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Bar 9 joins charity in new cafe venture

The Forager

Coffee entrepreneur Ian Callahan will this week open a new café run in conjunction with St Vincent de Paul on Whitmore Square.

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Bar 9 Outreach will operate as a genuine café with same look, feel and standard of food and coffee that is expected of Callahan’s Parkside and Adelaide Central Plaza cafes, but he says the Whitmore Square venue builds on Bar 9’s mission statement “Enabling life’s best work”.

It will provide a hospitality training program for homeless and unemployed people supported by St Vincent de Paul in Adelaide, while the rent Bar 9 pays for the space provides a revenue stream for the charity.

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The interior of Bar 9 Outreach still features the Corinthian columns leftover from its days as The Iliad restaurant.

Bar 9 Outreach is located in the vine-covered premises that was once the renowned Iliad Greek restaurant where some of Adelaide’s best chefs cut their teeth during the 1970s. The Iliad has been closed for around 30 years and the space has since been used as a dining room by St Vincent de Paul volunteers to prepare and serve meals to homeless people.

Callahan, who has previously worked with St Vincent de Paul providing coffee and breakfast for cold and hungry corporate types at CEO Sleepouts, says he was originally approached by St Vincent de Paul (SA) CEO David Wark about running a coffee training course at the site. That spurred further thought about what more he could do.

“My concern was that basic coffee training was not going to make a change for 400 to 500 people,” he explains. “So then we started talking about working with a shortlisted focus group of up to 12 people and taking more time to develop their confidence and skills to see what they can do and hopefully help them to get to the next level.

“We did discuss a profit-share arrangement [with St Vincent de Paul] but the stability of additional income coming through, irrespective of their operations, means they can allocate those funds towards other projects they are completing themselves.”

While the training side of the project may seem to have similarities with Jamie Oliver’s The Fifteen Apprentice Programme for disadvantaged youth, Callahan says that wasn’t where he found his inspiration.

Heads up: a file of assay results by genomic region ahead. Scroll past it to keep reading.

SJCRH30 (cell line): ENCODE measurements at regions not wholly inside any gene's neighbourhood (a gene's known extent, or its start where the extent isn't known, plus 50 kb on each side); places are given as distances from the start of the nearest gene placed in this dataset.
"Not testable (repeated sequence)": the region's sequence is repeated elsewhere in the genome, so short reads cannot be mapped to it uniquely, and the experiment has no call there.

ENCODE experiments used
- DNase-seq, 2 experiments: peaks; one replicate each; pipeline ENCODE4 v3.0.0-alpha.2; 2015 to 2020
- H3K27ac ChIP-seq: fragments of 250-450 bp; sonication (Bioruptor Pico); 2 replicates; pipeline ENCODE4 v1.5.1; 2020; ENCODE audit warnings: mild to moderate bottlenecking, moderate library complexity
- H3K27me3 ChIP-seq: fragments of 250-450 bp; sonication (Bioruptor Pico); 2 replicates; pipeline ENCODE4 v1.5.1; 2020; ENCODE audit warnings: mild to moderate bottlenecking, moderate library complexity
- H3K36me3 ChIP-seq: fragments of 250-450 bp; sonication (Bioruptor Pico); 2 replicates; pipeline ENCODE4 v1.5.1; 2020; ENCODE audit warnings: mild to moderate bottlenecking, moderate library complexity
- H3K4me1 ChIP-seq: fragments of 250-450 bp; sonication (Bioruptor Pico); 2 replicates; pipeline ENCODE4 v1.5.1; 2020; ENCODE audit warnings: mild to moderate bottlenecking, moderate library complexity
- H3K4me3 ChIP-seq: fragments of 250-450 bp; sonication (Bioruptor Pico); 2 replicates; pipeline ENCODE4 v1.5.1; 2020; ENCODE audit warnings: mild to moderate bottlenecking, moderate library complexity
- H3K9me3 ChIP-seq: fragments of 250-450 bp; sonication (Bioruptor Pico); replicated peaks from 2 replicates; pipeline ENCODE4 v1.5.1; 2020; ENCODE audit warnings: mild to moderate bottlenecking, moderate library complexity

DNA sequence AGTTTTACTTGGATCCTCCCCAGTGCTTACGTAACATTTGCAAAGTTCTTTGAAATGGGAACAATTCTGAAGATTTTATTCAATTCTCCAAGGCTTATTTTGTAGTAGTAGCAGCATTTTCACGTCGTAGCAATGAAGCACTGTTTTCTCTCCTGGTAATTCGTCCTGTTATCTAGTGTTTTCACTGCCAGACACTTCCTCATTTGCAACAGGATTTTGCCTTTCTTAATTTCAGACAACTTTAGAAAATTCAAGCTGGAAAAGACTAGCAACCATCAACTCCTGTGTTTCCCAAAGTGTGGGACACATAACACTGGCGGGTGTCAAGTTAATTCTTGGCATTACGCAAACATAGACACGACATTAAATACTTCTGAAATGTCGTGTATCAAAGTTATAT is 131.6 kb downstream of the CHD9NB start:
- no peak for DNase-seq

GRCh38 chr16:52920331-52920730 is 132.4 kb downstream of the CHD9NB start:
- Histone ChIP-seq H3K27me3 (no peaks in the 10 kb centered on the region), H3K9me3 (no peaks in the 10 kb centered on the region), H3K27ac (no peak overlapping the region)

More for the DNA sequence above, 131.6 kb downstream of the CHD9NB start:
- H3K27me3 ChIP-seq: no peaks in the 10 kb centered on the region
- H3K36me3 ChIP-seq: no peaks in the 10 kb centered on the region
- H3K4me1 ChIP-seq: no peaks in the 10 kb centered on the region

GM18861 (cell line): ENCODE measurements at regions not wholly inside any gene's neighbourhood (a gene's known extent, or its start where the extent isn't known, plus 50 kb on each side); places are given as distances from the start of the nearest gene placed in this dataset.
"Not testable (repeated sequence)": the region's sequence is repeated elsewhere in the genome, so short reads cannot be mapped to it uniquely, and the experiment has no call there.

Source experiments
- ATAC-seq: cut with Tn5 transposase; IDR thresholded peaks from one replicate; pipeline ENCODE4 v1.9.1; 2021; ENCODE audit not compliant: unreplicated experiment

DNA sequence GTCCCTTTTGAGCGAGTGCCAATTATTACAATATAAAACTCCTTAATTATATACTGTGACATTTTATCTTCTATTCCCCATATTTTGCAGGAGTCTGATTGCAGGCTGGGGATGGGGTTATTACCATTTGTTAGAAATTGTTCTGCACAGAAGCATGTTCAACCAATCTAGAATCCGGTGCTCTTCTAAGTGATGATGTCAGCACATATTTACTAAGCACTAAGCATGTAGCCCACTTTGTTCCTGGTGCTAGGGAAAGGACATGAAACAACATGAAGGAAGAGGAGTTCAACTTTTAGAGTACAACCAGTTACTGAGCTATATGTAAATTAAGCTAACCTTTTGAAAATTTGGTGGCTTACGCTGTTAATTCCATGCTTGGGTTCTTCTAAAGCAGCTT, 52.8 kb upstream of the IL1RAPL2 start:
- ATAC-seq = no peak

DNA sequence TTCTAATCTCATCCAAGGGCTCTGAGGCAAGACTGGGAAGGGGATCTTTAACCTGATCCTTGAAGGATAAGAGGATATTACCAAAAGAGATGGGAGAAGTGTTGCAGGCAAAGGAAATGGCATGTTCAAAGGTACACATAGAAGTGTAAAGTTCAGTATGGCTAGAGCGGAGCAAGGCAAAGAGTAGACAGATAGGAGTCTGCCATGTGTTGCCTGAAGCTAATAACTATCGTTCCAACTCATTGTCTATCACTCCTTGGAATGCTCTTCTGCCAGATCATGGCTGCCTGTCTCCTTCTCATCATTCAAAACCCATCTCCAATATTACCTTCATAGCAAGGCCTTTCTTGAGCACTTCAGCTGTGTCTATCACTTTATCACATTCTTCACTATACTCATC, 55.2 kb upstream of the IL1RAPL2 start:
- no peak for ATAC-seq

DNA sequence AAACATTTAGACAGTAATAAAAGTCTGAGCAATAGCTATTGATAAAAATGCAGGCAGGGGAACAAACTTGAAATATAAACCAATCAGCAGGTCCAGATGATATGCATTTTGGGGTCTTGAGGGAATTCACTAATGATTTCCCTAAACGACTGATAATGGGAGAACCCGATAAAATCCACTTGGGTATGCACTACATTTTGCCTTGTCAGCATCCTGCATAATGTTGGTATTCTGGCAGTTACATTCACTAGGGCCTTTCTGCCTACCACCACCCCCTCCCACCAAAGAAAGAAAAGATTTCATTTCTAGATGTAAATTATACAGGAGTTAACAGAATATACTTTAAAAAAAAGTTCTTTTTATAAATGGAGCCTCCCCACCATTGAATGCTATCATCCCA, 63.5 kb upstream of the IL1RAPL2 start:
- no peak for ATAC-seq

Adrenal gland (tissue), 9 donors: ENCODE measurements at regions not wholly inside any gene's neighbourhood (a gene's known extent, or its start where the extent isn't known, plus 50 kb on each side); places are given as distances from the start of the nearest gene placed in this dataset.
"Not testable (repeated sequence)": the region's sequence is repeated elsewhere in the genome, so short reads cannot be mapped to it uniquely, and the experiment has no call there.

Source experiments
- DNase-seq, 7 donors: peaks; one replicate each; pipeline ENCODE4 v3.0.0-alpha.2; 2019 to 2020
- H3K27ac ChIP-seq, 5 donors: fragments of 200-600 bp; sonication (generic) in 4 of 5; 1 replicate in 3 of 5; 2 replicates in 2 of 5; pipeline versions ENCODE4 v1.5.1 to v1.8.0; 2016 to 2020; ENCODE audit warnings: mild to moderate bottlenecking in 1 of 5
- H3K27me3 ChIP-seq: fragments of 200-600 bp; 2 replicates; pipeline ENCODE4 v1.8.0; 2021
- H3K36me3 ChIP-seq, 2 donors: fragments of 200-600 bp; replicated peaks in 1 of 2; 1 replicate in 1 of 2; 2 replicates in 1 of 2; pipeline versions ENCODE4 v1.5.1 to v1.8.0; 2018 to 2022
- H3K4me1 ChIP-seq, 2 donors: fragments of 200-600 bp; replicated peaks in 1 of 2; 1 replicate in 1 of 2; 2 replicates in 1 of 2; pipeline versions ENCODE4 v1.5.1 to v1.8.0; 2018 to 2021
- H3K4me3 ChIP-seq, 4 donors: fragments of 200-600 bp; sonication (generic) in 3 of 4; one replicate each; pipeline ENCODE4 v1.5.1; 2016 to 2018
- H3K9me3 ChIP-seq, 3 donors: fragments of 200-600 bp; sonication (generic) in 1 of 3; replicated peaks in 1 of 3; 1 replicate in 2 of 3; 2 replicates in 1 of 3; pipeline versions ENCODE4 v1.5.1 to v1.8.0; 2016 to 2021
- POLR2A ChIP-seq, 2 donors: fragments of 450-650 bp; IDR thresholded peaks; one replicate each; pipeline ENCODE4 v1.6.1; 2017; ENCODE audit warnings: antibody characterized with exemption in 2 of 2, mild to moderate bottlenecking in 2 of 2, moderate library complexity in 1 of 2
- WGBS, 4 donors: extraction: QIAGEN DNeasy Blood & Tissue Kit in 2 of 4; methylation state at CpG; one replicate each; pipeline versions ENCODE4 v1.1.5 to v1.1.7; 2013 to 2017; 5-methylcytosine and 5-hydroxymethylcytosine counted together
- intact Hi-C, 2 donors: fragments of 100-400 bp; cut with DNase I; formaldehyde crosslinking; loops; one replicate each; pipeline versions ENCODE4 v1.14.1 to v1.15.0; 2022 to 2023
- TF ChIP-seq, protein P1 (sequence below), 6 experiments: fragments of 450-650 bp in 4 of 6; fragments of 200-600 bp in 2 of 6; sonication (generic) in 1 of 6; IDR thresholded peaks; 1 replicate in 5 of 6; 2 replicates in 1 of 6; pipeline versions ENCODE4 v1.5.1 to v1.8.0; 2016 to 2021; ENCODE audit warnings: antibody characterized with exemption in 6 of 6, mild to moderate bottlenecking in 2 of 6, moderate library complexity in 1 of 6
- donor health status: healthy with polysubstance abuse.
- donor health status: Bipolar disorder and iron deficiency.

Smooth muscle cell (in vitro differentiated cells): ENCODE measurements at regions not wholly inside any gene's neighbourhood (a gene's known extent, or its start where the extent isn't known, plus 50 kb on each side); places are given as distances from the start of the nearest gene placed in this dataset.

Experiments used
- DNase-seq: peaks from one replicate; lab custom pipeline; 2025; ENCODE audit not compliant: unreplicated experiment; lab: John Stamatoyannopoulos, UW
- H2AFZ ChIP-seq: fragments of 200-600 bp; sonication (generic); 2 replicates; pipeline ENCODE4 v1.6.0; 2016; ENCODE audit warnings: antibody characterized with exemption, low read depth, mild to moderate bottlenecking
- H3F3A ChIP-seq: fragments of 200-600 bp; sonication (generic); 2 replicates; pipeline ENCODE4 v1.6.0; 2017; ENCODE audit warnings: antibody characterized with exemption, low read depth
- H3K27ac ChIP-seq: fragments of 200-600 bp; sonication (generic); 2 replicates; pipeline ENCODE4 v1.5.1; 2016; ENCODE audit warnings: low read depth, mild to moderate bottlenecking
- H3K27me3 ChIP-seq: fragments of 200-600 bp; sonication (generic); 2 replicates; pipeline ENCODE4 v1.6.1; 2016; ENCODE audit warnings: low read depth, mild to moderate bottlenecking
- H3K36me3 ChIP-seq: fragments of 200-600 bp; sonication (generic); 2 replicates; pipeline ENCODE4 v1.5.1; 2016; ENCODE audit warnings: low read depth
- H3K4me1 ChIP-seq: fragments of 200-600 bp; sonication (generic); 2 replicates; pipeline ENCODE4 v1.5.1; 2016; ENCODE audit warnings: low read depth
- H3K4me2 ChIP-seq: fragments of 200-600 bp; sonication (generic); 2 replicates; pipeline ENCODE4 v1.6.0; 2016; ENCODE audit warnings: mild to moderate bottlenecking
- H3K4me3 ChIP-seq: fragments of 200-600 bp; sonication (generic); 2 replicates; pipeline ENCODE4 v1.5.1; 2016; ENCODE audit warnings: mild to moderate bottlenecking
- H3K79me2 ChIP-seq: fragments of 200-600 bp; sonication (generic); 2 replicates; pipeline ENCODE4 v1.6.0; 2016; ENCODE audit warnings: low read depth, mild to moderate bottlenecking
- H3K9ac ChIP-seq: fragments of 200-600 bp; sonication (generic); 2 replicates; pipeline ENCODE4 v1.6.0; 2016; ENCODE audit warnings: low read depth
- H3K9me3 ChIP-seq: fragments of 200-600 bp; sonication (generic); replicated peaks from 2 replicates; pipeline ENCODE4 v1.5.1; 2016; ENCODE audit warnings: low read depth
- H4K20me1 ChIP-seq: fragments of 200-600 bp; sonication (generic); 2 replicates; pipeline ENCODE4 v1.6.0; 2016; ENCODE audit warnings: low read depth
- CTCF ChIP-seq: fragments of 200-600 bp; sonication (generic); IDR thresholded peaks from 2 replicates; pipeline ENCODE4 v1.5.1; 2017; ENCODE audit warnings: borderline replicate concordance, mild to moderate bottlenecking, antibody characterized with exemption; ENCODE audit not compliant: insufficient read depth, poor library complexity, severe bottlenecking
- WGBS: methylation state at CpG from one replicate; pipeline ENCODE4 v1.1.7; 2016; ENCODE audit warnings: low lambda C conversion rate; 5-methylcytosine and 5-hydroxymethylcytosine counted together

“The Jamie Oliver thing has popped up, but I’m not a celebrity chef; for me, it’s about our mission as a business.

“When I started Bar 9 in 2009 my mission statement was ‘To increase the quality and awareness of specialty coffee in South Australia’.

“A couple of years ago we realised we had achieved that, and we did it well. Our new mission statement (‘Enabling life’s best work’) runs right through the business, from how we support our customers in the café and the office to our own staff – we want to help people to live their life’s best work.

“And hopefully, Bar 9 Outreach can ultimately employ some of the people it trains, help them find work or open up their own businesses.”

Callahan says Bar 9 Outreach should be fully operational within the next few weeks, offering Bar 9’s signature Five Senses coffee plus a breakfast and brunch menu including the popular Truffled Mushroom Ragout. He also plans to serve up some new Mediterranean flavours “as a salute to the restaurant’s Greek heritage” and expects customers will make use of the parkland opposite in Whitmore Square to sit and eat lunch.

“Bar 9 Outreach is not licensed; none of the Bar 9 cafes serve alcohol. And there will never be any alcohol on site because of our relationship with St Vincent de Paul.”

In the evenings, Bar 9 Outreach will close to the public as the restaurant will continue to serve meals to people needing the St Vincent de Paul service.

“The Bar 9 Outreach staff will help prep for those meals, which reduces St Vincent de Paul’s reliance on volunteer staff.

“Renovating the space is making it feel like a Bar 9 venue in terms of fit, feel and vibe, but we are not opening with a finished product – it will be a work-in-progress.

“We don’t want people to come to Bar 9 Outreach out of pity or some social element; we want people to support us because they see it as good value.

“I want to prove to myself and others that social enterprise can be good for business.”

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